This section is from the book "The Balance Of Nature And Modern Conditions Of Cultivation", by George Abbey. Also available from Amazon: The Balance Of Nature And Modern Conditions Of Cultivation.
The Chaffinch (Fringilla coelebs), Fig. 34, a member, as the name implies, of the family Fringillidae or Finches, is 6 or 7 in. in length in the male, the female rather smaller and altogether duller and less attractive in colouring than the male. The male is very handsome, bill bluish, black at tip, forehead black, sides of head dull pink, crown, nape and sides of neck bluish lead-colour, chin, throat and breast on its upper part dull pink, back chestnut-brown with greyish-yellow margins to the feathers, the greater wing coverts black at the base, broadly tipped with yellowish-white, forming a conspicuous bar, some of lesser wing coverts white, others tipped with white, forming another bar; first three quills black with white on their margins, the rest with their bases and part of their inner webs white, and with pale yellow margins on half the outer webs, tail slightly forked, two middle feathers lead colour, next ones black, and the outside one on each side with whole or part of the outer web white. The nest is formed in various situations: very often in a fruit tree in the orchard or garden, sometimes in a hedge, and even in a low bush, such as furze on a common.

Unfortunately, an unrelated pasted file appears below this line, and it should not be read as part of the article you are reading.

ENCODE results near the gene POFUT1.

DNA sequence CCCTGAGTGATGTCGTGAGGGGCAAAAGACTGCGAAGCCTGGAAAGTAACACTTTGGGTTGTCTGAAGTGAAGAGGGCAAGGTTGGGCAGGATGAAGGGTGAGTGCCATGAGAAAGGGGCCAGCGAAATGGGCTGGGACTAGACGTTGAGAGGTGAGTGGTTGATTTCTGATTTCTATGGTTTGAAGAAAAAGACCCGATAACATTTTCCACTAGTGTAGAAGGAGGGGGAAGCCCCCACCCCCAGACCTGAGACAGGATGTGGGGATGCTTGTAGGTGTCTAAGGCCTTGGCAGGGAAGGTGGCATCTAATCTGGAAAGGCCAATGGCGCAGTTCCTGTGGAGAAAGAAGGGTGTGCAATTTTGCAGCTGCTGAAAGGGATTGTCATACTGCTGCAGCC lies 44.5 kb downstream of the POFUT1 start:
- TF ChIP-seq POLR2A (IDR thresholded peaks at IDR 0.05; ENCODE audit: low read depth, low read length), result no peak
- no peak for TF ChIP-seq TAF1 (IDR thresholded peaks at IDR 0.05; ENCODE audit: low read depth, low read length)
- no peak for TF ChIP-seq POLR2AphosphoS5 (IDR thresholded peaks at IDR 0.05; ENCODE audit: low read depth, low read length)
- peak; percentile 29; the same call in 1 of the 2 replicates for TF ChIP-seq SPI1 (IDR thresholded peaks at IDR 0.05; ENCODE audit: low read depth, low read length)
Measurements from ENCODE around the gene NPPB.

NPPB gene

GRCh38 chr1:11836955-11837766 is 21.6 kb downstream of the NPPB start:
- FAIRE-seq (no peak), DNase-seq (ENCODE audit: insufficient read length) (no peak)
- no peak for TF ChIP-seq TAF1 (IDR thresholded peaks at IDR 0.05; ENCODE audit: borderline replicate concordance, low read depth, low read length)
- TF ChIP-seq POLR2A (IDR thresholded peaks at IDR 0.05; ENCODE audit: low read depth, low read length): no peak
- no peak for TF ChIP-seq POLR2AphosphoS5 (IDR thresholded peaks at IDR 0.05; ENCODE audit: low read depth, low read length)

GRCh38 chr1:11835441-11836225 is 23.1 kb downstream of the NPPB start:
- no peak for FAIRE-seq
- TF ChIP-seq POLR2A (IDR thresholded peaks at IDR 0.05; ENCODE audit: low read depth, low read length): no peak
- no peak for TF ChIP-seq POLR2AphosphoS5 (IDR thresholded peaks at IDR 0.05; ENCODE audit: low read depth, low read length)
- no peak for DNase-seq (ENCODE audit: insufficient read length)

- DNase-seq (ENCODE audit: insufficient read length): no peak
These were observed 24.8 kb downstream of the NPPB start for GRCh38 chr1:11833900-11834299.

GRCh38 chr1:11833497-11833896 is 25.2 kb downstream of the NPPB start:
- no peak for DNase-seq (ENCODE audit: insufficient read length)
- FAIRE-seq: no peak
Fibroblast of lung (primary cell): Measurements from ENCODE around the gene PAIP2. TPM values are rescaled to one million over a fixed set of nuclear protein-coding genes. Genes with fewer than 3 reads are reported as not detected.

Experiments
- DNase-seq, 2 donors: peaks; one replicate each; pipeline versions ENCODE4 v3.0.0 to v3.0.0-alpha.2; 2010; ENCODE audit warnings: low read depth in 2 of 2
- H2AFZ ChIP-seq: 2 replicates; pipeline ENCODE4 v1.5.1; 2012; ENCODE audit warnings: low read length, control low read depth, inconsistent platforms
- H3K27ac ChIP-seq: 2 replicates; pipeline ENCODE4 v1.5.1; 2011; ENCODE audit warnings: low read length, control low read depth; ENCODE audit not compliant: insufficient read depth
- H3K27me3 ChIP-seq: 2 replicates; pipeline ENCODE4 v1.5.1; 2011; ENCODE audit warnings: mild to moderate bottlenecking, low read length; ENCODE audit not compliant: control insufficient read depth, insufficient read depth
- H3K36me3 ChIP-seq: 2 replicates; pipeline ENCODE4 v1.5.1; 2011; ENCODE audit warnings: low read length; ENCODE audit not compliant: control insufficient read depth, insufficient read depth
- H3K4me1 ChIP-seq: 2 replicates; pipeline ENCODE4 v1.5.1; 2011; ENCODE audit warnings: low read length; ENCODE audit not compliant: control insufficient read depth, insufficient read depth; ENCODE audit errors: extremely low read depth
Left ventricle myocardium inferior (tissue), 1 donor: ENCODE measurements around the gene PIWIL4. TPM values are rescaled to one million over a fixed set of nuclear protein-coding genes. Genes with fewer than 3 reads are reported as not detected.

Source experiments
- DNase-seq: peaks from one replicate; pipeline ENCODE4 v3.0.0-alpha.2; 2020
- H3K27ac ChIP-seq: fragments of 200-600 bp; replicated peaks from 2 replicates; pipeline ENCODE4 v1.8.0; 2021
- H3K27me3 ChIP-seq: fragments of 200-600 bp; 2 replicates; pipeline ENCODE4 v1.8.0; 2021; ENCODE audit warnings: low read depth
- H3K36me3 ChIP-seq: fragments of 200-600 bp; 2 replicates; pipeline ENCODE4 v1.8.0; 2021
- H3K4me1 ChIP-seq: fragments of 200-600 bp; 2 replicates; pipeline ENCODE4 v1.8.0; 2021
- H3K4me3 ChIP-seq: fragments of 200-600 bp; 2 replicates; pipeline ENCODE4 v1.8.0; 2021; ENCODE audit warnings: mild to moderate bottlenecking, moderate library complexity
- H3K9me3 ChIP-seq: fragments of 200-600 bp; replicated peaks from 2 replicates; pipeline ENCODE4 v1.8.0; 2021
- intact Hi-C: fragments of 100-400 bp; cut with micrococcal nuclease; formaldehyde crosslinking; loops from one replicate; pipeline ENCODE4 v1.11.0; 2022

The very beautiful nest is usually covered outside with tree-moss and lichen, and inside lined with feathers, wool or hair, stalks of grass, roots, etc., being woven into the other materials, thus securing a compactness of considerable strength. The eggs are four or five in number, of a dull bluish-green clouded with dull red, irregularly streaked and spotted with dark, dull, well-defined red markings. Two broods are hatched in the year. The young are chiefly reared upon aphides and various small caterpillars.
Fig. 34. - The Chaffinch and Leaf-rolling Caterpillar.
The chaffinch is very common in Britain, where its haunts are chiefly gardens and shrubberies, hedgerows, and plantations, in winter visiting farmsteads and even dwellings and stables, etc. The song of the chaffinch is lively and pleasant, but lacking variety, and its call-note has a cheerful sound. In the autumn the females separate from the males and remove to a different locality, hence the specific name of coelebs. Thus gregarious in flocks of males, and in flocks of females and perhaps also their young, the chaffinches abide over winter, and in spring pair. The food consists of seeds, chiefly of weeds, such as charlock, chickweed, groundsel, plantain, etc., insects and their larvae, the young being fed almost exclusively with soft insects. Chaffinches are also very fond of germinating seeds, plucking up seedling Brassicas in cotyledon growth, radish and turnip suffering severely, also lettuce, salsify, and other Compositae.